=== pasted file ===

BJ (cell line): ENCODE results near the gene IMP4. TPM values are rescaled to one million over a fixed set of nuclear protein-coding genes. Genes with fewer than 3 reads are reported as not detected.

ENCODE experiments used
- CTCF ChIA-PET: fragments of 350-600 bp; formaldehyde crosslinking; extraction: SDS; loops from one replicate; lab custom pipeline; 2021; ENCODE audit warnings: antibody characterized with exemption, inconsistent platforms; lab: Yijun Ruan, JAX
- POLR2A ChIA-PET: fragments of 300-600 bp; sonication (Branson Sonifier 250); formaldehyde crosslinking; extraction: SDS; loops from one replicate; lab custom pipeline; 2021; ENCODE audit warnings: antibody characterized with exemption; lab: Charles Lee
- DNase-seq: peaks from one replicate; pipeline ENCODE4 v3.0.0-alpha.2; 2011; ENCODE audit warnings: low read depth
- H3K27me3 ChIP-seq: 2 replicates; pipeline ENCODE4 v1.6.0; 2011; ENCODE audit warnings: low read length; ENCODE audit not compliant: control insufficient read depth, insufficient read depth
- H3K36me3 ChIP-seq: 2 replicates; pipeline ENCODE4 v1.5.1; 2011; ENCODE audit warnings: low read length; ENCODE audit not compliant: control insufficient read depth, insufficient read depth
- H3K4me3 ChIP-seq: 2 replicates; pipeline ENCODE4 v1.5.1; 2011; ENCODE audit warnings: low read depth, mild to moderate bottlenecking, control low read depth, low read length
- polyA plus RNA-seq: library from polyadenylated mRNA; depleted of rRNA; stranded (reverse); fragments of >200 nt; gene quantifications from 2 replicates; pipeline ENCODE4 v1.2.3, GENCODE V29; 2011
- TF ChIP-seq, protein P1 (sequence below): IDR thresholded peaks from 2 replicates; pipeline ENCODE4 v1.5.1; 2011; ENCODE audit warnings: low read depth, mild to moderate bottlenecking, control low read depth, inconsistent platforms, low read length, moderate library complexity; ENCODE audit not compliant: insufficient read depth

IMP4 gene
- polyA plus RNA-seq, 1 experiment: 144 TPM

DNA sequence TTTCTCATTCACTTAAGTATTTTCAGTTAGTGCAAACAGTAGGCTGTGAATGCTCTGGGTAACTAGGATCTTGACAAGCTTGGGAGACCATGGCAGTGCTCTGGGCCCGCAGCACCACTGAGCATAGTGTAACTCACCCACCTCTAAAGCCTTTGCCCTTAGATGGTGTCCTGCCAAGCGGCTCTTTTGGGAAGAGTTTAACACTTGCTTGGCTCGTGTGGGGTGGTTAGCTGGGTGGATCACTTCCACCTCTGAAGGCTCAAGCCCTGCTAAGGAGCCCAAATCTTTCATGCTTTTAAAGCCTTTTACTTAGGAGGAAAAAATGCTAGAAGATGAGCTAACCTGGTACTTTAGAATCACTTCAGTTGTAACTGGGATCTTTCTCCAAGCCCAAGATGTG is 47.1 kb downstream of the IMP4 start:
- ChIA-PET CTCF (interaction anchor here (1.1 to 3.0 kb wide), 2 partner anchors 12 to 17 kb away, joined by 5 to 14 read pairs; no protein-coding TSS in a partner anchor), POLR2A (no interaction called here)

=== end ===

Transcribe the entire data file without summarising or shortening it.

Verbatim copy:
BJ (cell line): ENCODE results near the gene IMP4. TPM values are rescaled to one million over a fixed set of nuclear protein-coding genes. Genes with fewer than 3 reads are reported as not detected.

ENCODE experiments used
- CTCF ChIA-PET: fragments of 350-600 bp; formaldehyde crosslinking; extraction: SDS; loops from one replicate; lab custom pipeline; 2021; ENCODE audit warnings: antibody characterized with exemption, inconsistent platforms; lab: Yijun Ruan, JAX
- POLR2A ChIA-PET: fragments of 300-600 bp; sonication (Branson Sonifier 250); formaldehyde crosslinking; extraction: SDS; loops from one replicate; lab custom pipeline; 2021; ENCODE audit warnings: antibody characterized with exemption; lab: Charles Lee
- DNase-seq: peaks from one replicate; pipeline ENCODE4 v3.0.0-alpha.2; 2011; ENCODE audit warnings: low read depth
- H3K27me3 ChIP-seq: 2 replicates; pipeline ENCODE4 v1.6.0; 2011; ENCODE audit warnings: low read length; ENCODE audit not compliant: control insufficient read depth, insufficient read depth
- H3K36me3 ChIP-seq: 2 replicates; pipeline ENCODE4 v1.5.1; 2011; ENCODE audit warnings: low read length; ENCODE audit not compliant: control insufficient read depth, insufficient read depth
- H3K4me3 ChIP-seq: 2 replicates; pipeline ENCODE4 v1.5.1; 2011; ENCODE audit warnings: low read depth, mild to moderate bottlenecking, control low read depth, low read length
- polyA plus RNA-seq: library from polyadenylated mRNA; depleted of rRNA; stranded (reverse); fragments of >200 nt; gene quantifications from 2 replicates; pipeline ENCODE4 v1.2.3, GENCODE V29; 2011
- TF ChIP-seq, protein P1 (sequence below): IDR thresholded peaks from 2 replicates; pipeline ENCODE4 v1.5.1; 2011; ENCODE audit warnings: low read depth, mild to moderate bottlenecking, control low read depth, inconsistent platforms, low read length, moderate library complexity; ENCODE audit not compliant: insufficient read depth

IMP4 gene
- polyA plus RNA-seq, 1 experiment: 144 TPM

DNA sequence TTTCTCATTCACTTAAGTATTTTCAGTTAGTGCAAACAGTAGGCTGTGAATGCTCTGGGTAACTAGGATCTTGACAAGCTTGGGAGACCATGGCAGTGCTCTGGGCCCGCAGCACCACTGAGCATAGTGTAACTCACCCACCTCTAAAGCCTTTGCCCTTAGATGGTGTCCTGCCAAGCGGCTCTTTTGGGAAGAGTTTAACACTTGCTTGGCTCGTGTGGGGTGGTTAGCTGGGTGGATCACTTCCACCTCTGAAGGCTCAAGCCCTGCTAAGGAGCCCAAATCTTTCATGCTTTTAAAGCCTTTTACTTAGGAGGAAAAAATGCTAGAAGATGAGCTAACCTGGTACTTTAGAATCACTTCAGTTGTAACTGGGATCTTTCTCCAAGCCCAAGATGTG is 47.1 kb downstream of the IMP4 start:
- ChIA-PET CTCF (interaction anchor here (1.1 to 3.0 kb wide), 2 partner anchors 12 to 17 kb away, joined by 5 to 14 read pairs; no protein-coding TSS in a partner anchor), POLR2A (no interaction called here)